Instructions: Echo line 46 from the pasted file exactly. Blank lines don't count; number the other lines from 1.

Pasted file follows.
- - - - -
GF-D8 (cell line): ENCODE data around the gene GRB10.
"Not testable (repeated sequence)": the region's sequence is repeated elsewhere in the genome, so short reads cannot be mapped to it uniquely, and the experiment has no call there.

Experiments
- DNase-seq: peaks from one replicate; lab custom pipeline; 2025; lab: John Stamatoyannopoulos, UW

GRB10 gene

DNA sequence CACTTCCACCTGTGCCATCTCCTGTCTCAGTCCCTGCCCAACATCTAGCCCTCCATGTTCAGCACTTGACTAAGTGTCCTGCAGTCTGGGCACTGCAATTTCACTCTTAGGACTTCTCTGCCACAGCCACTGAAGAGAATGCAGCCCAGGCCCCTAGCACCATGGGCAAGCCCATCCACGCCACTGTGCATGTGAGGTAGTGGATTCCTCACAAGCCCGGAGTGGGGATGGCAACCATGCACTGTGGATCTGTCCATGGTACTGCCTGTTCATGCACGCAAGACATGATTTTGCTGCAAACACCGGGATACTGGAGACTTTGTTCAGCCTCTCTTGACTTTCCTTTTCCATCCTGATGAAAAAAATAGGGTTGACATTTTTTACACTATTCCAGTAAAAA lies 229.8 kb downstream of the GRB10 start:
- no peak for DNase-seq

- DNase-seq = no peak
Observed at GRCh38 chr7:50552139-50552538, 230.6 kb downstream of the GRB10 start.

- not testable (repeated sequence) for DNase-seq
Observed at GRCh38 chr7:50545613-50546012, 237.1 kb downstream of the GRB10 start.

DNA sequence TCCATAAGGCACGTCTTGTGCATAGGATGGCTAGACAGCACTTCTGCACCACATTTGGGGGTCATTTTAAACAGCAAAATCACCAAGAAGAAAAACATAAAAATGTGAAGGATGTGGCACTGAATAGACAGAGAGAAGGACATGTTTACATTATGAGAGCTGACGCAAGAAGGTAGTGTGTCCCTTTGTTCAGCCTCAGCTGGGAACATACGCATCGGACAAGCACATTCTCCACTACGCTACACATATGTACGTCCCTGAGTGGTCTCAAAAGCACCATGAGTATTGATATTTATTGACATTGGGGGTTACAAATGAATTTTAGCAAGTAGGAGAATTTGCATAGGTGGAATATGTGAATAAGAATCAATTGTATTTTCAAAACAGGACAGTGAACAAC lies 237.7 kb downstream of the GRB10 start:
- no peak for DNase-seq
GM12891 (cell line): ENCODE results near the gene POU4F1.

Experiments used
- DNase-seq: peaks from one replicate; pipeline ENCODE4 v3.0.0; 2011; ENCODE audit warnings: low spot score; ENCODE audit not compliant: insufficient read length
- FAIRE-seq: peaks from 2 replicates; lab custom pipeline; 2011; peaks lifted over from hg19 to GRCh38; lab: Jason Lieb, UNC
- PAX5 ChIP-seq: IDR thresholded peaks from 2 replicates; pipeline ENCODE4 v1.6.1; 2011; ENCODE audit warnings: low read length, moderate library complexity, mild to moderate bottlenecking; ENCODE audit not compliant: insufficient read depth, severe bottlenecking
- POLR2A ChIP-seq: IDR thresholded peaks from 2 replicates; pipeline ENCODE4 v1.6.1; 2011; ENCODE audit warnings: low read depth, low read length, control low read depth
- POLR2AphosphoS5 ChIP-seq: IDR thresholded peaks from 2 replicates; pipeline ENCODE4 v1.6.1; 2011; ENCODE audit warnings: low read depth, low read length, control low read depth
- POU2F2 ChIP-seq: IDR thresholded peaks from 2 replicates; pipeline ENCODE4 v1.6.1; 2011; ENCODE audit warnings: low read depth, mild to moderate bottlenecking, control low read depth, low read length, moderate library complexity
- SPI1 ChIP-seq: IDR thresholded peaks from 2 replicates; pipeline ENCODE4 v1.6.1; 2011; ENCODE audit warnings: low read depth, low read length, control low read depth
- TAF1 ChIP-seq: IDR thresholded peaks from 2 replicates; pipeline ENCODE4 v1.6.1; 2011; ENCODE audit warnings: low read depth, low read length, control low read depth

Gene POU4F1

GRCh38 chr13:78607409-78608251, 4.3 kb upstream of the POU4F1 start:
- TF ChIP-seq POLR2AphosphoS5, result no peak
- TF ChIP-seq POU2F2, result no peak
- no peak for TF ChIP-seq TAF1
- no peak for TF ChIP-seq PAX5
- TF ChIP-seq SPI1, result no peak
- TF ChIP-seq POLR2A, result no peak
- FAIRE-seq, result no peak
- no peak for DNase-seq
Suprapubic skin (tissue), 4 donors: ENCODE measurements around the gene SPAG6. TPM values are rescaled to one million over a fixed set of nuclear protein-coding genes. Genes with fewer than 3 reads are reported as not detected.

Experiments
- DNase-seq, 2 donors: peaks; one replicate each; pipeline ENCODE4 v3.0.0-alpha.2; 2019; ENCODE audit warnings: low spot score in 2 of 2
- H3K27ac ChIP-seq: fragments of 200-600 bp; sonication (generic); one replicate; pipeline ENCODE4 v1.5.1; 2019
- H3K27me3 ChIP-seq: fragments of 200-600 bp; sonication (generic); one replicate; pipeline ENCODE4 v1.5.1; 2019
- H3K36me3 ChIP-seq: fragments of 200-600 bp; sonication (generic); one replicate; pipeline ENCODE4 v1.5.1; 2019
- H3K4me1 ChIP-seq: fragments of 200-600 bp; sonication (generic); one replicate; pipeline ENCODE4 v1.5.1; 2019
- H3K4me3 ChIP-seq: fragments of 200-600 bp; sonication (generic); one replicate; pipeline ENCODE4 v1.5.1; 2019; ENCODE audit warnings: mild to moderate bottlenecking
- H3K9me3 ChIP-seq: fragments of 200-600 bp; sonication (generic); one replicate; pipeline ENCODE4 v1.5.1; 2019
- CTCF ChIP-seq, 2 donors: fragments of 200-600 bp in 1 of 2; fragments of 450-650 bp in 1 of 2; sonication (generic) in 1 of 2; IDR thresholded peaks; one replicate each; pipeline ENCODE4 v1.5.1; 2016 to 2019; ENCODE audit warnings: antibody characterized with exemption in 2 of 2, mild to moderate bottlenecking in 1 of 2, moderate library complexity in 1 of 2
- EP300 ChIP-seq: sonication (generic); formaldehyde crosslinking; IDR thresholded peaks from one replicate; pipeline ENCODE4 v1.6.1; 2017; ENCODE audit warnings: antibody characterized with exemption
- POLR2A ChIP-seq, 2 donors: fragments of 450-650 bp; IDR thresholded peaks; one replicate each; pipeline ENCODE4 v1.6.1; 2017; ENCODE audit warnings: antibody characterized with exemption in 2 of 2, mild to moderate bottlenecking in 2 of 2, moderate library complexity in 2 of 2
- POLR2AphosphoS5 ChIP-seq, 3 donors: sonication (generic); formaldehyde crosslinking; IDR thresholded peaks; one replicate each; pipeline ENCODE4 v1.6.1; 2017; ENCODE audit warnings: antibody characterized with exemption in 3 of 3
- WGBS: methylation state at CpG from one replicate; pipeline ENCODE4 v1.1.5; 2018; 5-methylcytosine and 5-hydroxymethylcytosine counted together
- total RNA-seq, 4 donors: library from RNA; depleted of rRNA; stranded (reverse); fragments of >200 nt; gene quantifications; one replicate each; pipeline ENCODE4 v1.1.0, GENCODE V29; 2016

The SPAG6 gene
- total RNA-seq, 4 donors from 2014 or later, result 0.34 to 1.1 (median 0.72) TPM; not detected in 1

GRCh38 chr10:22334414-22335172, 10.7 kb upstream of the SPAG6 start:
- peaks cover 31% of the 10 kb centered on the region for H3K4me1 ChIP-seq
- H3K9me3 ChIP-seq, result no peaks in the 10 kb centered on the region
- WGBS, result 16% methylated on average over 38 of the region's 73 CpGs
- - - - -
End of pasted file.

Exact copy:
- POLR2AphosphoS5 ChIP-seq, 3 donors: sonication (generic); formaldehyde crosslinking; IDR thresholded peaks; one replicate each; pipeline ENCODE4 v1.6.1; 2017; ENCODE audit warnings: antibody characterized with exemption in 3 of 3